He was known only as Victim 1 in one of the most infamous child sexual abuse cases in history. But this week, Aaron Fisher revealed his identity to the world and, in an exclusive interview with "20/20's" Chris Cuomo, told the story of those he said stood in his way as he struggled to bring now-convicted child predator Jerry Sandusky to justice: officials at his own high school.
"Here I am, beside my mom, crying, telling them and they don't believe me," he said in an interview with Cuomo airing on "20/20" tonight at 10 p.m. ET. "I knew they wouldn't."
Fisher has detailed his struggle to have his allegations against Sandusky, formerly a revered Penn State University football coach, taken seriously in a new book,"Silent No More: Victim 1's Fight for Justice Against Jerry Sandusky."
He was 11 when he met Jerry Sandusky in the summer of 2005. Fisher was selected to attend a summer camp run by Sandusky's charity organization for disadvantaged children, The Second Mile, on Penn State's campus.
Fisher said Sandusky immediately took a special interest in him. He encouraged Fisher's athletic interests, taking him to both college and pro sports events.
"We sat in box seats," said Fisher. "He was just kind of like a giant stuffed teddy bear. He seemed like the all-natural father figure -- something that most kids wished their dads did."
Young Aaron came from a struggling family and didn't have a father at home. Dawn Daniels, Fisher's mother, recalled the times Sandusky took the boy away for the weekend to give her a break.
"Everybody knew who he was," said Daniels, "He's a great guy. Everybody, even my own father, said he does great things for kids."
Sandusky's reputation had preceded him and put Daniels at ease as far as allowing her son to spend so much time with Sandusky. But according to Fisher, Sandusky slowly turned from a "father figure" into something much darker.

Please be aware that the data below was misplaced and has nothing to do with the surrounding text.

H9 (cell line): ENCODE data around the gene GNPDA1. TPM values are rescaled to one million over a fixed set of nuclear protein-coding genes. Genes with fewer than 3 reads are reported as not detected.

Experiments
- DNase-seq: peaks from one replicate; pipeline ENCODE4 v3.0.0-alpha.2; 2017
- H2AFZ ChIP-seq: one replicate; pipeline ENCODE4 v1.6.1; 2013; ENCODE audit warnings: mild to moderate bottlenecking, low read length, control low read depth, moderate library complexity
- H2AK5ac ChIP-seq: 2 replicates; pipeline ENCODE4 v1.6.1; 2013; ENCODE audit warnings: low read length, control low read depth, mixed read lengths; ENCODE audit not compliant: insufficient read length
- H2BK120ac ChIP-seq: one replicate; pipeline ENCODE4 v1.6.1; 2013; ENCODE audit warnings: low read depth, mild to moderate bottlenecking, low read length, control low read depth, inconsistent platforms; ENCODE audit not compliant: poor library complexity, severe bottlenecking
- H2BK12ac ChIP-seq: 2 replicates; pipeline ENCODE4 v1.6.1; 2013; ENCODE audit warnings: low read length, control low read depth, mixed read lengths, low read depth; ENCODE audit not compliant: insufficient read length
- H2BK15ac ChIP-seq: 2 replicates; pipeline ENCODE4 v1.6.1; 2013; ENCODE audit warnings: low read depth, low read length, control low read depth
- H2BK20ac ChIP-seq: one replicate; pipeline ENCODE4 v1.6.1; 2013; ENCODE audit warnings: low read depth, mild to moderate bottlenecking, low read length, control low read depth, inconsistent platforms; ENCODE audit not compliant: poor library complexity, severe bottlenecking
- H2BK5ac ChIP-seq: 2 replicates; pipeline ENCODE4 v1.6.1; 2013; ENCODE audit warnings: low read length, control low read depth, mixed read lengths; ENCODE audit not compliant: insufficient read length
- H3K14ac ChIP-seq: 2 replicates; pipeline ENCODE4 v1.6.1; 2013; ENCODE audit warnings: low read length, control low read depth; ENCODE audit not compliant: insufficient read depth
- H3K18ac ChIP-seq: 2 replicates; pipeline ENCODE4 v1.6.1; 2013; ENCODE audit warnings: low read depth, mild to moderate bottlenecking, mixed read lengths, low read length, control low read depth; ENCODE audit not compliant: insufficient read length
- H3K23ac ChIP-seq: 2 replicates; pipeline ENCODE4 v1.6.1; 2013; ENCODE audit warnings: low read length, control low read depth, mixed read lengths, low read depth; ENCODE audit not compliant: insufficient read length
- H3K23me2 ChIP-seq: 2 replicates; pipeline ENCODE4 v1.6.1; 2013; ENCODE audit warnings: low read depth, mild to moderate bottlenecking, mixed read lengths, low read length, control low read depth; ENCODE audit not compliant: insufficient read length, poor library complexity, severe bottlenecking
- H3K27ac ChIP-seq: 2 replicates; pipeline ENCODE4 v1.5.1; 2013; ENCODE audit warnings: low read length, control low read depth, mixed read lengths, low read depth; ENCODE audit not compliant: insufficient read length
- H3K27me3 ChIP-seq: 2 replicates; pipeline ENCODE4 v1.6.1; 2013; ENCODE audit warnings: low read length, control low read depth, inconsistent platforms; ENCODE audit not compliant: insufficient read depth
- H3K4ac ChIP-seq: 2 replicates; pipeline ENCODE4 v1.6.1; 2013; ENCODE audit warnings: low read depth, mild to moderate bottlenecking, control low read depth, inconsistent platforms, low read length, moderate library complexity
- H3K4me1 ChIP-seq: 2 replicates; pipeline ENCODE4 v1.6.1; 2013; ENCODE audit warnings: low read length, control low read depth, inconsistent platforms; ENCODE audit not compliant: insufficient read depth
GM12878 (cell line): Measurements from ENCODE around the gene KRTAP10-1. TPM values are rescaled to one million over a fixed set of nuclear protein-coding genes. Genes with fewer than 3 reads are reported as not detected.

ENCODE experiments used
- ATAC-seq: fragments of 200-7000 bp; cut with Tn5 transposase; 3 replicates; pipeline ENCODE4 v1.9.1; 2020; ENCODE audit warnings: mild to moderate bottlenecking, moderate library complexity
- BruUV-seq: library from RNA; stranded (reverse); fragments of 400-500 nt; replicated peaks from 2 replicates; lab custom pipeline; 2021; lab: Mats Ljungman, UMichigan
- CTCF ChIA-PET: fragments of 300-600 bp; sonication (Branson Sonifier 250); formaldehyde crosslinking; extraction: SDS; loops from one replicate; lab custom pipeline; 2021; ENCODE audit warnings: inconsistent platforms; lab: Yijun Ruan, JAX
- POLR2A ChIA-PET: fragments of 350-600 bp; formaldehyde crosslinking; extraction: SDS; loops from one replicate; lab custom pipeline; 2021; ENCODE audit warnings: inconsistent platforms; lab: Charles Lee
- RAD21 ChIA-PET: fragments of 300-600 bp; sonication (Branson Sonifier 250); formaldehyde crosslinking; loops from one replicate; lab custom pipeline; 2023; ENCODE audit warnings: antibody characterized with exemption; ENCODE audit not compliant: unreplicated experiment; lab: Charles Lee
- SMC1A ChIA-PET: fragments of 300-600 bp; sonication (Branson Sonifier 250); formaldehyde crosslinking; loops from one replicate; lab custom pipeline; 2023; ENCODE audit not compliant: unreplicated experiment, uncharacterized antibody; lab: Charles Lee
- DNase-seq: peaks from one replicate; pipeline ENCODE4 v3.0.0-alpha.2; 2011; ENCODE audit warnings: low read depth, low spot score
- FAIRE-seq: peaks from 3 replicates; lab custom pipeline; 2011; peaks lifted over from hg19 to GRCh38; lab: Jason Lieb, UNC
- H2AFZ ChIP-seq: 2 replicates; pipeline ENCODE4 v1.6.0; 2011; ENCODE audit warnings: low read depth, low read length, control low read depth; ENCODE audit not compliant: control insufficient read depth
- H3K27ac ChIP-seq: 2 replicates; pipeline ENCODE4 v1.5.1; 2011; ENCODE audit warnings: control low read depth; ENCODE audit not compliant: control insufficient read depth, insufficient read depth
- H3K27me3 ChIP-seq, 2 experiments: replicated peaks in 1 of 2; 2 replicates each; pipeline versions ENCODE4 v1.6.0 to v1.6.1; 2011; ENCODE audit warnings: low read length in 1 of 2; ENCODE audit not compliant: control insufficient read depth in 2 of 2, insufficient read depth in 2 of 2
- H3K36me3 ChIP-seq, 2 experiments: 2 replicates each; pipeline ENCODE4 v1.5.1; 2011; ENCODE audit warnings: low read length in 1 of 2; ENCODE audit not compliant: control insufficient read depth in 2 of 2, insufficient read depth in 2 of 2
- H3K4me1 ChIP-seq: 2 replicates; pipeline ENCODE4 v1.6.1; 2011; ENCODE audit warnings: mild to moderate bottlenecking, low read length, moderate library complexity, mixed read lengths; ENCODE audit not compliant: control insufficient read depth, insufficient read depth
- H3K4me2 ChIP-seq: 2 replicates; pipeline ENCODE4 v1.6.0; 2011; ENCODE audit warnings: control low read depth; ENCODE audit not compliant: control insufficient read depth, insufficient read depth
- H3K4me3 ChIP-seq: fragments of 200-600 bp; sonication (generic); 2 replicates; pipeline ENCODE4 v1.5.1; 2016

"He'd put his hand on my leg while we were driving," Fisher said, "My family never did that, so it was kind of weird."
By the time Fisher was 12, Sandusky was sexually assaulting him. Fisher said fear, shame and confusion prevented him from seeking help and telling anyone about his tormentor.
"There were so many emotions and thoughts running through my head," he said. "Being a kid, you never know what to do, and you don't know who to tell because you don't know who you can trust."
Fisher said Sandusky began seeking him out at his own high school, Central Mountain High School in Lock Haven, Pa. Sandusky was a volunteer football coach there and would pull him out of class, with school officials' blessing.
Daniels said the school never notified her about all of the classes her son missed because of Sandusky and Fisher said no teacher or administrator ever questioned Sandusky's motives.
It grew to be too much and Fisher said he tried to do everything in his power to stay away from the ex-Penn State coach, sometimes hiding in school bathrooms rather to avoid meeting with Sandusky. But Sandusky only grew more aggressive, Fisher said.
"He once followed my bus home from school," he said. "I took off running but he drove on the opposite side of the street, onto oncoming traffic to catch up with me. I ran up an alley and he went to my house and parked out front."
Daniels said she was alarmed by the hundreds of phone calls Sandusky made to the house. By the time Fisher was 15, he reached a breaking point and finally summoned the courage to tell his mother and the school's principal, Karen Probst, that Sandusky was sexually abusing him.
"Aaron was melting down in the office," Daniels said. "I immediately told them we need to call the police."
But the mother and son say they were shocked by the principal's response.
"They said that Jerry has a heart of gold and that he wouldn't do those type of things," Daniels said "They tell me to go home and think about it."